Originally posted on Mike Goodrich’s LinkedIn page

The Mercedes Marathon was this weekend. Patrick Koech won with a time of 2:25:40 or 5:34 a per mile.  Running slightly over five-and-a-half minutes per mile for one mile is phenomenal, much less 26. Those of you who follow me on Strava know that this pace is one of particular amazement for me. Every year, I engage in a unique ritual of thinking sometime in November that I want to run the Mercedes Half-Marathon and then sometime during the weekend of the actual event, I realize how far my running needs to go to be able to participate. So with that, I salute not only the winners, but all the participants.

Making an analogy between marathons and start-ups is not a big stretch. It’s a marathon, not a sprint is an oft-used expression, and anyone who has ever worked in start-ups knows there’s truth to that. The sprinters fade back; persistence and toil over time is a much better formula for success. Jonathan Sides, CFO of Fleetio, says that it takes a decade to build a valuable business. I agree. Overnight success is rare and even more rarely replicated.

But the analogy between marathon-running and business-building does not end there. If each participant is viewed as a business, I think we can find a parallel to the financing of small start-up businesses: all of the capital goes to the elite 1%. Only the elite get funding and only the top few can make a living off of marathon running. Nike spends millions to get a shoe that goes faster for the elite runners; their strategy is to spend money just at the top.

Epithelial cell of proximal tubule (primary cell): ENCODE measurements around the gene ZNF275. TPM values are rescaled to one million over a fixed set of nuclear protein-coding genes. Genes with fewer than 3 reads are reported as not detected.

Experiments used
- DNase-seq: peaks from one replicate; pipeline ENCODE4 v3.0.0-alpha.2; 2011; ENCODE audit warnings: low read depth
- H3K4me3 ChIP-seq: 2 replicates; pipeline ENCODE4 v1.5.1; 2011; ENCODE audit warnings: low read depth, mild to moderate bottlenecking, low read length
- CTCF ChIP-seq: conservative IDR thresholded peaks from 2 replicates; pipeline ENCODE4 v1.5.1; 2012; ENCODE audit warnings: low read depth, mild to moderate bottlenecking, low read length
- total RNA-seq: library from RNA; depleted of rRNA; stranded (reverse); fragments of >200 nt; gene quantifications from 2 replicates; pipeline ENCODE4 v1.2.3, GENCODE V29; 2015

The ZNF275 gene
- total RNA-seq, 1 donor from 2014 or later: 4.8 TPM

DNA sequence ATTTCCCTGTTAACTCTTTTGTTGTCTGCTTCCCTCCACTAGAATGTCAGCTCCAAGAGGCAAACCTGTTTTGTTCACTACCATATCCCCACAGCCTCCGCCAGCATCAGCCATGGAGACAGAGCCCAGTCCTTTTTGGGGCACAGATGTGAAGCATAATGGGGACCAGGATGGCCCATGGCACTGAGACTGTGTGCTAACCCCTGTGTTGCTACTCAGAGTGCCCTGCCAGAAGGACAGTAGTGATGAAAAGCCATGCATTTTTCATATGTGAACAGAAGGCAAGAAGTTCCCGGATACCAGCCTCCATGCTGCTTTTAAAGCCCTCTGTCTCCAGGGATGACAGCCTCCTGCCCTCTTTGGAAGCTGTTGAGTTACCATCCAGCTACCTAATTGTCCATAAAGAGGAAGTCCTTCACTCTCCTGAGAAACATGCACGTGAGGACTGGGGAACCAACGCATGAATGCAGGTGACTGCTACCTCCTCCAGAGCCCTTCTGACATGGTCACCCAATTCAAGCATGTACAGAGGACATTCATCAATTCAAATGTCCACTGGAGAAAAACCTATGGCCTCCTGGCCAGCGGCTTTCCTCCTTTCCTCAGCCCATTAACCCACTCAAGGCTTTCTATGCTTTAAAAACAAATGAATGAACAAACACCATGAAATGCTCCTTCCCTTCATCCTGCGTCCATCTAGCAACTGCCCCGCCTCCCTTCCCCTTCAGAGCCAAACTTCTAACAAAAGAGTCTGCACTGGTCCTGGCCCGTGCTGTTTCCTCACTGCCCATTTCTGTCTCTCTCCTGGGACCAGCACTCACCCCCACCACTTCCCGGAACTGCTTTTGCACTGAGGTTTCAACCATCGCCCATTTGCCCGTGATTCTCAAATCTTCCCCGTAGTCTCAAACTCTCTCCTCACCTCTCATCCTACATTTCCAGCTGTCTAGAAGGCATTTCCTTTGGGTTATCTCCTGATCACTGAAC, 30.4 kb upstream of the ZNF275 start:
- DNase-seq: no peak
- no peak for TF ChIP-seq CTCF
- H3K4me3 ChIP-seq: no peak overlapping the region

Similarly, the venture capital model is focused on the top performers. Just as a sponsor searches for prospective elite performers, venture capitalists try to find the next big thing: the next Google, Netflix, or Amazon. They pour capital into young entrepreneurs who have the next flashy idea with little regard as to whether they can go the distance and with an arrogance built on the premise that money and over-capitalization hides all ills. 

With all due respect to Ricky Bobby, this is a misguided theory. Yes, backing the winners is key. But a huge amount of value creation is added by the other 99% of the runners. By merely enduring, each of those is a winner, each has value, and each has done more than most. 

If we think of companies like a pack of marathon runners, each creating value in terms of employment and wealth creation, we will find more value in the back of the pack. Whenever a stock is trendy, people tend to over-price it. I would argue that unicorns are over-priced and that start-up stock prices value the sensational over the realistic. Conversely, if we can focus our efforts on more traditional entrepreneurial endeavors, investors can find better value. If you take a two-million-dollar company to a twenty-million-dollar company, that is a tenfold increase in value.

The analogy, of course, breaks down eventually. Regardless, we need better ways to finance the growth of businesses. Small businesses generate approximately 45% of the US GDP and 48% of employment. However, that percentage is down from 50% and 52%, respectively, and while I cannot prove it, I think a correlation exists between VC unicorn funding and these declining trends. Reconciling articles on the decline of entrepreneurship with the cultural hype is difficult until you consider the unwarranted effects of the 10X VC funding model. Care for the entire pack of businesses is key.

Besides, isn’t a marathon more valuable because of the people who run it than the people who win it?